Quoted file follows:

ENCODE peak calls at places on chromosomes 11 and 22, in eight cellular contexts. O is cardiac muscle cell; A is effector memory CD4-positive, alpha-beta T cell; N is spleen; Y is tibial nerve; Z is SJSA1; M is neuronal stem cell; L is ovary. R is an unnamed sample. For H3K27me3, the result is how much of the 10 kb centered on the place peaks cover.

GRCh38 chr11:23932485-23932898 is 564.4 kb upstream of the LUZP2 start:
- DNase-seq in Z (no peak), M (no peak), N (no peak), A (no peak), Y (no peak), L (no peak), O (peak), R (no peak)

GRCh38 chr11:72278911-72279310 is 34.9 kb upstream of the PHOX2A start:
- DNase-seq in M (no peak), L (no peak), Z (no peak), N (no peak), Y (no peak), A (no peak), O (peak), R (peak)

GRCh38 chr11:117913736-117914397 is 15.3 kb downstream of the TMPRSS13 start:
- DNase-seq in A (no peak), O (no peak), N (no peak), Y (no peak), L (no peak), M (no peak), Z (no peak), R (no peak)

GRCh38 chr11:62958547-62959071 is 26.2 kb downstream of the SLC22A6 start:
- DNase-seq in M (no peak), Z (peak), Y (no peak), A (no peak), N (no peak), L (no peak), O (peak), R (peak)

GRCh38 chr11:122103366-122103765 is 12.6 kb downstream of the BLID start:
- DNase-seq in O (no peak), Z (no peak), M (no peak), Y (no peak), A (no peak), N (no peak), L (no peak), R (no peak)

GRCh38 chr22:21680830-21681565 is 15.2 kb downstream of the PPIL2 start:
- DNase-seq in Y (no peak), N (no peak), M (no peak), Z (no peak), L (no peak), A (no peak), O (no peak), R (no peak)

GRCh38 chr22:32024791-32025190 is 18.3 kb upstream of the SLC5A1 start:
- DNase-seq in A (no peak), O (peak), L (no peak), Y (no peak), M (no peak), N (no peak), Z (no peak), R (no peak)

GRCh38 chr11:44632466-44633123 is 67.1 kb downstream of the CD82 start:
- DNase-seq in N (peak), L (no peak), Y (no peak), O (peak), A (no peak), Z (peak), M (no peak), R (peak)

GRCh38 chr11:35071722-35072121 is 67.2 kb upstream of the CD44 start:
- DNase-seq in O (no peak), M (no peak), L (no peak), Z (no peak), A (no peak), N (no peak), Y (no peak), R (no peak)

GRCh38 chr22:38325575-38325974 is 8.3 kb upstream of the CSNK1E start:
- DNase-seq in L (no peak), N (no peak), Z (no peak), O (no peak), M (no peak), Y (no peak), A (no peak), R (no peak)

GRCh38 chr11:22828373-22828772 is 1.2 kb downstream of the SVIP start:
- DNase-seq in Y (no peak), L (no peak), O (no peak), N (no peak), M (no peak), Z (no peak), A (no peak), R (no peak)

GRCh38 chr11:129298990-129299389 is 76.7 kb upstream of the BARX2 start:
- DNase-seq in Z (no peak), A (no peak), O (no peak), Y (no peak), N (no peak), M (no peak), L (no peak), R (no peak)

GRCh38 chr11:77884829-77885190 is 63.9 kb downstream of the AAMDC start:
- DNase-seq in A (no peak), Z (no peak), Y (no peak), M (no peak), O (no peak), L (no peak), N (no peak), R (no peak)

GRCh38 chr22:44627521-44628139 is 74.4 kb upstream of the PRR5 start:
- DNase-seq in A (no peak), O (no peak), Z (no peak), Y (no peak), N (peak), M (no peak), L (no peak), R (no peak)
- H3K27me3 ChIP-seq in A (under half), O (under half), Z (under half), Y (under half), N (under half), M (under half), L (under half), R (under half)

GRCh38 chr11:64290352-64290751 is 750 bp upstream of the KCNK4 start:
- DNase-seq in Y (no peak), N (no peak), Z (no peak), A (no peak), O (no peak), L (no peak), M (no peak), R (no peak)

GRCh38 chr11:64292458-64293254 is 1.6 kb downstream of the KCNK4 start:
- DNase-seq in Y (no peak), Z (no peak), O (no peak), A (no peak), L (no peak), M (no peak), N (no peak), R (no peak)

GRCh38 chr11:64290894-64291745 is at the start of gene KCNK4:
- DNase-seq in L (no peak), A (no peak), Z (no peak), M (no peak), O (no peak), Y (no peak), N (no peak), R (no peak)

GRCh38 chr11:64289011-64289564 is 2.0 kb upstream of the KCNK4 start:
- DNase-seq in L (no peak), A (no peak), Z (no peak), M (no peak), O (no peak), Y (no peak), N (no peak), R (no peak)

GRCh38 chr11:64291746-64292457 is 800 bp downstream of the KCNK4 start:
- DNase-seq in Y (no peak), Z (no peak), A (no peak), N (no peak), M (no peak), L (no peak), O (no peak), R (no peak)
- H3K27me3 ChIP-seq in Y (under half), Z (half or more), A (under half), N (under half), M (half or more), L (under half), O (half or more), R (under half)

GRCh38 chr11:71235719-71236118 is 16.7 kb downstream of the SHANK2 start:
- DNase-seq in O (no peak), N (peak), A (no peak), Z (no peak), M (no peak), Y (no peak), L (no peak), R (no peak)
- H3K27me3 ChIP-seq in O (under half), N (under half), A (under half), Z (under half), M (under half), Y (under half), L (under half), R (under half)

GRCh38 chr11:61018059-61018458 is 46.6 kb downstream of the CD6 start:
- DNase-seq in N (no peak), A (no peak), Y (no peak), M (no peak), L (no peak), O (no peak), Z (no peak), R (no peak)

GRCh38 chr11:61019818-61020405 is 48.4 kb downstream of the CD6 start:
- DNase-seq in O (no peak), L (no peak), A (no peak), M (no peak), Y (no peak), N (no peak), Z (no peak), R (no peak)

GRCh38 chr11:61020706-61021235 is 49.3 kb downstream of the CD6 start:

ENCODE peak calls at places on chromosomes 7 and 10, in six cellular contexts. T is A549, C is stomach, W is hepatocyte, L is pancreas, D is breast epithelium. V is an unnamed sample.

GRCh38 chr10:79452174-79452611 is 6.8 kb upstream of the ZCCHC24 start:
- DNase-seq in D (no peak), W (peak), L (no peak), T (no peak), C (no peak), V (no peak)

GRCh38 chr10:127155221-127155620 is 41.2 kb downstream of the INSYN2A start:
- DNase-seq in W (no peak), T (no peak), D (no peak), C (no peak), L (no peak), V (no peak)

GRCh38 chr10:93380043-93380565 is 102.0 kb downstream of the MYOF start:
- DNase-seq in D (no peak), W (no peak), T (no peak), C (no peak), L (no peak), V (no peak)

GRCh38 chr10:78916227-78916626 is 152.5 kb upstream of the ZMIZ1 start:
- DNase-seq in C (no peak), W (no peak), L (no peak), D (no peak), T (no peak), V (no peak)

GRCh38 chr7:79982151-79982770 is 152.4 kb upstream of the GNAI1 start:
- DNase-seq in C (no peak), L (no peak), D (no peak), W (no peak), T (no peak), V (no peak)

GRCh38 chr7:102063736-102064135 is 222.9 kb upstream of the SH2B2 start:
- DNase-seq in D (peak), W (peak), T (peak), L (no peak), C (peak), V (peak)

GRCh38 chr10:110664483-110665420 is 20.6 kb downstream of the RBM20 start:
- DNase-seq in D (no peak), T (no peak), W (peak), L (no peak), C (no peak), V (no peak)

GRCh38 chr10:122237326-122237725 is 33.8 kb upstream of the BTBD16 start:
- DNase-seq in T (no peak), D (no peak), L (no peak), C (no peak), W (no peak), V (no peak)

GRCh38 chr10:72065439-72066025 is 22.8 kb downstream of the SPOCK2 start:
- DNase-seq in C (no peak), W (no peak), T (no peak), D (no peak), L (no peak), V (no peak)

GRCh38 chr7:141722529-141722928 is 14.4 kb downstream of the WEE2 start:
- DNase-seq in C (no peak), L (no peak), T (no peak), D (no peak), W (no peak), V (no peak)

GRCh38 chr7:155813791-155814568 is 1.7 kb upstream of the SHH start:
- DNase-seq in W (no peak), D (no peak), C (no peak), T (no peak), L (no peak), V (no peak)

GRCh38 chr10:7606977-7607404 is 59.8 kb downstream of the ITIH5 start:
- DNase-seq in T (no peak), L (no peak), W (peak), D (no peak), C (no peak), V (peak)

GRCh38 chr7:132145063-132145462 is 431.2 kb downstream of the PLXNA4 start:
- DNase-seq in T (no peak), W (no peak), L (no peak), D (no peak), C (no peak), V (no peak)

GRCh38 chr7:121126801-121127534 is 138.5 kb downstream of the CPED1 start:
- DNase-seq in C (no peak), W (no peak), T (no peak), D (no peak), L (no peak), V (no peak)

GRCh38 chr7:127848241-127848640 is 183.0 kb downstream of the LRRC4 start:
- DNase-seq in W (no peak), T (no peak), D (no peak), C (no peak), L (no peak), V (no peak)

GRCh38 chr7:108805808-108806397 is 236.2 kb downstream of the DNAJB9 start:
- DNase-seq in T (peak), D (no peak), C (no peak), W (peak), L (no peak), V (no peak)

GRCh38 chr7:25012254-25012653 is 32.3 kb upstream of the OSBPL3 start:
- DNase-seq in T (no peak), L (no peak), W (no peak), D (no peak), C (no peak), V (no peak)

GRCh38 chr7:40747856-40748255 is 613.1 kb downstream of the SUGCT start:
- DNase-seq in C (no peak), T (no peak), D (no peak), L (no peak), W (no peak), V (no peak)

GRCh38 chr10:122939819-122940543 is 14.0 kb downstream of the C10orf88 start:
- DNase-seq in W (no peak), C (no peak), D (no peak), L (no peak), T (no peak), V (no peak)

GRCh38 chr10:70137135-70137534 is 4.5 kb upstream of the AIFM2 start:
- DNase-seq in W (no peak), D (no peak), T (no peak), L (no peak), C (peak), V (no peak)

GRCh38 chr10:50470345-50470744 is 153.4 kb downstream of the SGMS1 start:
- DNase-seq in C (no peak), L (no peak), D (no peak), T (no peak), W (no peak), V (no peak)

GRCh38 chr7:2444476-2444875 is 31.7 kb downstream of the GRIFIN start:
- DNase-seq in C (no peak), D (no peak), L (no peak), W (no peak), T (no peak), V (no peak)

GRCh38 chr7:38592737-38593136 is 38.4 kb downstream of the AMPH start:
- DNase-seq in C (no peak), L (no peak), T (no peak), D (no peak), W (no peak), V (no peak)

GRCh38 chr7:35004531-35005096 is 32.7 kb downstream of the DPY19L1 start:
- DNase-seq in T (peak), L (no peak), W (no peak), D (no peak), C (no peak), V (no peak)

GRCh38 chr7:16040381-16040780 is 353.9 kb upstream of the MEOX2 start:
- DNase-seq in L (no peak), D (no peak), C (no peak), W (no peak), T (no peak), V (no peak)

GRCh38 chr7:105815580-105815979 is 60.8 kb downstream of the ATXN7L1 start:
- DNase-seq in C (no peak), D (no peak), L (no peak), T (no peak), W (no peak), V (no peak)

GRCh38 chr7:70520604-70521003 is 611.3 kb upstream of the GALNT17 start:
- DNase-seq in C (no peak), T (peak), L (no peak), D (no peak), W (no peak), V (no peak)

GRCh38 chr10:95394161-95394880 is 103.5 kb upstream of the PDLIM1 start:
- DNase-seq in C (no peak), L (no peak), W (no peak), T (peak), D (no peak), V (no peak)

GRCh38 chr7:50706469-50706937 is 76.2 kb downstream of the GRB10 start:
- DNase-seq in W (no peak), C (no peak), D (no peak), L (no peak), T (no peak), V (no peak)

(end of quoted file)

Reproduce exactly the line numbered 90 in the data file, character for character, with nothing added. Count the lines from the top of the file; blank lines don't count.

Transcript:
- DNase-seq in W (no peak), D (no peak), T (no peak), L (no peak), C (peak), V (no peak)